Monument dedicated to Cork emigrants damaged by vandals

Calls for council to restore sound installationthat played original recordings of interviews with emigrants

The Listening Posts, Cork’s first permanent sound installation, located at Penrose Quay. Photograph: William Murphy/Flickr

The Listening Posts, Cork’s first permanent sound installation, located at Penrose Quay. Photograph: William Murphy/Flickr

 

A unique monument dedicated to those who emigrated from Cork city has been damaged by vandals.

The Listening Posts, Cork’s first permanent sound installation, located at Penrose Quay played original recordings of interviews with emigrants and was created by sculptor and Aosdána member Daphne Wright along with Johnny Hanrahan of the CIT School of Music, and British sound designer Dan Jones.

The city council is now being urged to restore the installation which consists of four stainless steel beacons and cost €100,000 when it was unveiled in 2006.

Green Party Cork North East Cllr Oliver Moran says the recordings “tell the stories of hundreds of emigrants who left from Penrose Quay for Britain on the Innisfallen over the decades and their descendants and the people they left behind.”

Photograph: William Murphy/Flickr
Photograph: William Murphy/Flickr

“These included the voices of emigrants who wanted to return to Ireland and those who were glad they got away as well as the voices of those who worked aboard the ship, bringing them to Britain.”

Cllr Moran said that voices of the emigrants in the Listening Posts were combined with marine, industrial and musical sounds and were played in a random sequence, 24-hours a day, every day.

He said “the artwork is no longer working because of vandalism and it needs to be restored so the stories can be heard again.”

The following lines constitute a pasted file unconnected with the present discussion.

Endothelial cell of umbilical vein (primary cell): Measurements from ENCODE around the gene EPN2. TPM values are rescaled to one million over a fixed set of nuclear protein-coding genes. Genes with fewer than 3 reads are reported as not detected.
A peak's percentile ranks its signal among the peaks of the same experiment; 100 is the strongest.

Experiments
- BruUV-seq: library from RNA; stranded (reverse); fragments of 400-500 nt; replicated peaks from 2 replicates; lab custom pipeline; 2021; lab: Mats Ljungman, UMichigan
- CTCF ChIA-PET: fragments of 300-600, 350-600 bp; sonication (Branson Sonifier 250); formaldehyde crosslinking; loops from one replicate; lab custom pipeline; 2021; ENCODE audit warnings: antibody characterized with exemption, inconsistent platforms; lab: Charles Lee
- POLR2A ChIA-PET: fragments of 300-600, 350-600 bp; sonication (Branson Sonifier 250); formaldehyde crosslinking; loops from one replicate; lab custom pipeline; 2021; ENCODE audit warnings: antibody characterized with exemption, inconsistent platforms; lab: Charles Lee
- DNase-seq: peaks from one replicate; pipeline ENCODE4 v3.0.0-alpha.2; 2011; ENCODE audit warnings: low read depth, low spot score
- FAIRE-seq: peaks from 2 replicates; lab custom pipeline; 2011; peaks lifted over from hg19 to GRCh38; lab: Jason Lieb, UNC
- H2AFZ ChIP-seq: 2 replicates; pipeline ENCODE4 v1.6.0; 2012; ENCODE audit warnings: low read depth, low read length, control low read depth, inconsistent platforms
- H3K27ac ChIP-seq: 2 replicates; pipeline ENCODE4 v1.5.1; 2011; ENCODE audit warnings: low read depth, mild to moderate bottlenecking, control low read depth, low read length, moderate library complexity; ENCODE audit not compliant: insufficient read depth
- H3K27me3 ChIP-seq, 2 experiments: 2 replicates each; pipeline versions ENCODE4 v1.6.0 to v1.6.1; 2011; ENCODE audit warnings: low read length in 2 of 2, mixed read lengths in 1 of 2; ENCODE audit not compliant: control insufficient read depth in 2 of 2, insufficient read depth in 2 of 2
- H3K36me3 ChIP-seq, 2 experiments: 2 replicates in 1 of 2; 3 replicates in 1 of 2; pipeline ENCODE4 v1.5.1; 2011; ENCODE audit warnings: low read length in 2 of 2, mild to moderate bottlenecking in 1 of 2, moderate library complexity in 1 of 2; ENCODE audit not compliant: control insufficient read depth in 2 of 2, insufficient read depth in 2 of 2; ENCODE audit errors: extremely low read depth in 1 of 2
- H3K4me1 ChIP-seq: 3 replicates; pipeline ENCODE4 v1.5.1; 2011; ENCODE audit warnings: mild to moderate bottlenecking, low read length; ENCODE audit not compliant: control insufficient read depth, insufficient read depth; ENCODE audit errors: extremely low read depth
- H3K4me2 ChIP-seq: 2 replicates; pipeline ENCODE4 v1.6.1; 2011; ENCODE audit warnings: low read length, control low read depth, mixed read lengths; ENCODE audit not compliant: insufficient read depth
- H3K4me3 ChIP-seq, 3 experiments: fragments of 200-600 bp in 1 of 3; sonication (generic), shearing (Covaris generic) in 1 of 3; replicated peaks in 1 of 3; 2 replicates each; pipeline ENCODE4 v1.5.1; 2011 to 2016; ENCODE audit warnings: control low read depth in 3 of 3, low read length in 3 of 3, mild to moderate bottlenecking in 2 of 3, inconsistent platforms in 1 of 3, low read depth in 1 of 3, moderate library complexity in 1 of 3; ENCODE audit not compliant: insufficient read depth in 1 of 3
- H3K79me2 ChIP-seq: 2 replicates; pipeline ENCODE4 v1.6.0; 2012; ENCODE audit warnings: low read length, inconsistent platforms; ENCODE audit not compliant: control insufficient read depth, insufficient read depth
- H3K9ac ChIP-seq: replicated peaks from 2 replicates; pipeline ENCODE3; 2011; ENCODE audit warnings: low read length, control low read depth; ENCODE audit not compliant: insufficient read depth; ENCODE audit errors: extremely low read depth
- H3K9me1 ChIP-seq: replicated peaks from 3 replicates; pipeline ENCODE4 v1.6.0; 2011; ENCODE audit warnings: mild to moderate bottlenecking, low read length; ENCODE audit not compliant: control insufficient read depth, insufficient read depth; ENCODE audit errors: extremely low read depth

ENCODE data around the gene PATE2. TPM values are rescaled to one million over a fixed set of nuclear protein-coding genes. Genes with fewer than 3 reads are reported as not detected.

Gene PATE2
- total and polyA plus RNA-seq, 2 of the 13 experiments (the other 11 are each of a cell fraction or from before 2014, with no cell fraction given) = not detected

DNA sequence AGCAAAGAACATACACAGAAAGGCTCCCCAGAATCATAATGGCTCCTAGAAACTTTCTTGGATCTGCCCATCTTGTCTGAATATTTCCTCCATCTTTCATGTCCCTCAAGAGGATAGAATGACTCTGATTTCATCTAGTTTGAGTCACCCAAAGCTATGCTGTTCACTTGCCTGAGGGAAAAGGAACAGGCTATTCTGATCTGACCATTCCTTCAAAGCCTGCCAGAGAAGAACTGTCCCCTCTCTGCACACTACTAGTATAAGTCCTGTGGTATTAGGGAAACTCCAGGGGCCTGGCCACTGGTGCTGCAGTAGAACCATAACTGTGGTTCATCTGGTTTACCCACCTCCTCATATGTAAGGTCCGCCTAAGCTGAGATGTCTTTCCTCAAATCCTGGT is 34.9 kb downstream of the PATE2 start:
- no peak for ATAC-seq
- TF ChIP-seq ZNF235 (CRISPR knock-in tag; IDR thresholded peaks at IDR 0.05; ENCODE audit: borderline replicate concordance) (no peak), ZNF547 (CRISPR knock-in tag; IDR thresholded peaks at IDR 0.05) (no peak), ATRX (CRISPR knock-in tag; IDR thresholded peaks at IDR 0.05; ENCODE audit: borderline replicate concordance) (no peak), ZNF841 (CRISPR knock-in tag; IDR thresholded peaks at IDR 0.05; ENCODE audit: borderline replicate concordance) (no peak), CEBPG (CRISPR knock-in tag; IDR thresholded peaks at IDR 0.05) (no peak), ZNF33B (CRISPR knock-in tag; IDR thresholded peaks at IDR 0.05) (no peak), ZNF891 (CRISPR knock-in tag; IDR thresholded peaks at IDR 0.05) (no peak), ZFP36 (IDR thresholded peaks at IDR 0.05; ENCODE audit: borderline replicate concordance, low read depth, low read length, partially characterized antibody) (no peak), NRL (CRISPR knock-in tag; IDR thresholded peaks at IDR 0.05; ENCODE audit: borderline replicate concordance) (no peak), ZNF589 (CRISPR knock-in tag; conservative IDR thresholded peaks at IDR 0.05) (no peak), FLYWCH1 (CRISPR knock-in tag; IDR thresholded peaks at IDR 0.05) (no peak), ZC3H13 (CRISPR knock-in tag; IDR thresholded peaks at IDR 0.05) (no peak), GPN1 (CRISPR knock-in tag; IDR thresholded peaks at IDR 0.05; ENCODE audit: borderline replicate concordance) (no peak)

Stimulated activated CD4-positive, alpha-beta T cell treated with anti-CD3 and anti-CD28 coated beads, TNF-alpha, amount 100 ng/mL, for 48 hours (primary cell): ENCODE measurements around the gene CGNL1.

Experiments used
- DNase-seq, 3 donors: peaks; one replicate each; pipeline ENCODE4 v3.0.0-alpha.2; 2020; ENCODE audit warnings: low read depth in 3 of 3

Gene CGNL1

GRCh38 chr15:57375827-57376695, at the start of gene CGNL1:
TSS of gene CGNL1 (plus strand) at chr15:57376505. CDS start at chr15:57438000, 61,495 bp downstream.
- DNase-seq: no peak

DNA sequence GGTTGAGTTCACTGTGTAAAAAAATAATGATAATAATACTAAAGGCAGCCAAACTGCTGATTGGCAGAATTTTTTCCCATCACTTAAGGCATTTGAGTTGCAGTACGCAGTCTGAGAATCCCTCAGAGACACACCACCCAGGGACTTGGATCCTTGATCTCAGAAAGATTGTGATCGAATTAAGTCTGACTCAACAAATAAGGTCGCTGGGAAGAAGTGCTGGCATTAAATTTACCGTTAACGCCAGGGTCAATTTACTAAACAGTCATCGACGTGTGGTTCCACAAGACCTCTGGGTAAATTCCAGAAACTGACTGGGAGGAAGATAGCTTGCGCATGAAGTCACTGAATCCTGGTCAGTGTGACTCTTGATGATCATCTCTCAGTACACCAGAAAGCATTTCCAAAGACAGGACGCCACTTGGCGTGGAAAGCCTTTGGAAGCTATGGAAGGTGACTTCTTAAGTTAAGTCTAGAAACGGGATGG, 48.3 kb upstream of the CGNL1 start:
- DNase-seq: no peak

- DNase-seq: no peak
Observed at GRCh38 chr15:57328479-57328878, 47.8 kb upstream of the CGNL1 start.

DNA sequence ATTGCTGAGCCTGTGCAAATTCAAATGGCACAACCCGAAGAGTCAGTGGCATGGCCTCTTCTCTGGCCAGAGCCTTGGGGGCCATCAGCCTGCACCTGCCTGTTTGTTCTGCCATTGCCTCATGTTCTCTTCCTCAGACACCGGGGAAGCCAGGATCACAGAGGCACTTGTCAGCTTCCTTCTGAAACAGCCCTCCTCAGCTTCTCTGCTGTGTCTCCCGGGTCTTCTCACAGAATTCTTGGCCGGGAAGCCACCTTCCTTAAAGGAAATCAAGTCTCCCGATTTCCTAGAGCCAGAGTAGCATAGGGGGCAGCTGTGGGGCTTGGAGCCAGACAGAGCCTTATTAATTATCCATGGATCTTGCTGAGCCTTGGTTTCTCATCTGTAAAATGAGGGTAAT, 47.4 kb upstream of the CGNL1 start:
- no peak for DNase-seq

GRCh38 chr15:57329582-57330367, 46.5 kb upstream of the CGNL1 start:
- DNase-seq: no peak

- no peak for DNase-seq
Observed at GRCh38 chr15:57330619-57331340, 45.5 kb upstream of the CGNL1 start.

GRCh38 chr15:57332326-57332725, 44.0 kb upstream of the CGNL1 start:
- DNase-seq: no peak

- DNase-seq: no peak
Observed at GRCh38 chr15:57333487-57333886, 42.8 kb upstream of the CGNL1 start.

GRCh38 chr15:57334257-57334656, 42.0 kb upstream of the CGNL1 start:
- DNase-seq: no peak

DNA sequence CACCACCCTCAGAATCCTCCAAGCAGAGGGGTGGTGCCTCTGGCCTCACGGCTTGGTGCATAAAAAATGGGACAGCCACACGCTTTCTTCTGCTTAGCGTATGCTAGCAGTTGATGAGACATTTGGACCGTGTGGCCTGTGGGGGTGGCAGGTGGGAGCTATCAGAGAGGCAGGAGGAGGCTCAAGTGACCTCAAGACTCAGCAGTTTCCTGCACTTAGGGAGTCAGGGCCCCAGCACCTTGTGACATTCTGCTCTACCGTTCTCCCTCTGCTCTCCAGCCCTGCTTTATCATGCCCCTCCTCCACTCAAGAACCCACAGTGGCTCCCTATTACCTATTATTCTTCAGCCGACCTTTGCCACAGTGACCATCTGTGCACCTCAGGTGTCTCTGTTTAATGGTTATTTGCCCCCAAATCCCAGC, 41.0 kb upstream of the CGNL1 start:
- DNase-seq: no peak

He said it was now an appropriate time to restore the installation as the area is set for increased pedestrian traffic with new large scale developments on Penrose Quay and nearby Horgan’s Quay.

“It’s a very unique monument, and remembers the heritage of the area in a very authentic way. Unfortunately, it’s been badly vandalised, but hopefully salvageable,” he said.

“At least a part of the reason it suffered is from being a little out of the way before, but now we have major office buildings and apartments being built immediately around it.

“That would give the kind of passive supervision that would hopefully deter vandalism again,” said Cllr Moran, adding that developers involved in the development might contribute to the restoration.

“It’s not every place that has an installation by the likes of artists like these. Restoring it would add further value to the developments taking place around it. These kinds of things add a sense of place.

“They place new developments in the docklands in context of the history and community of Cork. It would be especially significant in a place that will now have many newcomers to Ireland, working and living nearby- completing the circle between migration then and today.”